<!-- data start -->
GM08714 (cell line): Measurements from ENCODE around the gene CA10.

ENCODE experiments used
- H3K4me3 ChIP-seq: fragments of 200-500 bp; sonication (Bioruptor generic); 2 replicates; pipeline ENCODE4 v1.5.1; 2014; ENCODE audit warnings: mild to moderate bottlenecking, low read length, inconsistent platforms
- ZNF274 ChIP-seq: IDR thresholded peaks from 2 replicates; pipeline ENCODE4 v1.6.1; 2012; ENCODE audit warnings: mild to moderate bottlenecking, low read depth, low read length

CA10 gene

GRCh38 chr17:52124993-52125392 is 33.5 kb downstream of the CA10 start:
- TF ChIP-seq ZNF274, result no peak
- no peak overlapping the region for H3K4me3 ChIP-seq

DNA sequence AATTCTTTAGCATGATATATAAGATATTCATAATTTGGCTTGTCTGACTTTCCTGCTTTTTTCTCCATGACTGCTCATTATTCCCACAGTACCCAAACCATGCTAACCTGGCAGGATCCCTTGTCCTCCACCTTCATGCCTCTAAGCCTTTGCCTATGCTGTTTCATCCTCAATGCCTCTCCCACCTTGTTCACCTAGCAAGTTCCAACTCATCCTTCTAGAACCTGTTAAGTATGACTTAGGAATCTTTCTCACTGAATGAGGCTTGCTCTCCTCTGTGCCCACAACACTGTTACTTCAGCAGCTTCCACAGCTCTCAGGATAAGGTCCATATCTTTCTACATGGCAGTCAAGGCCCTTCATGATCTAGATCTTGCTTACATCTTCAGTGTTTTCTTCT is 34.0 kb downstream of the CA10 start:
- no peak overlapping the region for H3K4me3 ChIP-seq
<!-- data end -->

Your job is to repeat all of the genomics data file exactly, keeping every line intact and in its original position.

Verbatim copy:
GM08714 (cell line): Measurements from ENCODE around the gene CA10.

ENCODE experiments used
- H3K4me3 ChIP-seq: fragments of 200-500 bp; sonication (Bioruptor generic); 2 replicates; pipeline ENCODE4 v1.5.1; 2014; ENCODE audit warnings: mild to moderate bottlenecking, low read length, inconsistent platforms
- ZNF274 ChIP-seq: IDR thresholded peaks from 2 replicates; pipeline ENCODE4 v1.6.1; 2012; ENCODE audit warnings: mild to moderate bottlenecking, low read depth, low read length

CA10 gene

GRCh38 chr17:52124993-52125392 is 33.5 kb downstream of the CA10 start:
- TF ChIP-seq ZNF274, result no peak
- no peak overlapping the region for H3K4me3 ChIP-seq

DNA sequence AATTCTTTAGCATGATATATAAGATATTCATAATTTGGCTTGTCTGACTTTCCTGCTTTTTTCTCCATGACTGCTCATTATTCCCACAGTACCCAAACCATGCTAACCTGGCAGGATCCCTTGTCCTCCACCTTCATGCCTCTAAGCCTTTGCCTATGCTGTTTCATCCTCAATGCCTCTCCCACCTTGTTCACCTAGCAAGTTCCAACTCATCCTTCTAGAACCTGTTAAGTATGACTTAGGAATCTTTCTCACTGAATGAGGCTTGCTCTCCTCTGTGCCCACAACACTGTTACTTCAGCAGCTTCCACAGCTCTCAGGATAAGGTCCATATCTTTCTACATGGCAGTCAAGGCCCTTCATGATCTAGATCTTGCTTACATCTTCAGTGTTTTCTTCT is 34.0 kb downstream of the CA10 start:
- no peak overlapping the region for H3K4me3 ChIP-seq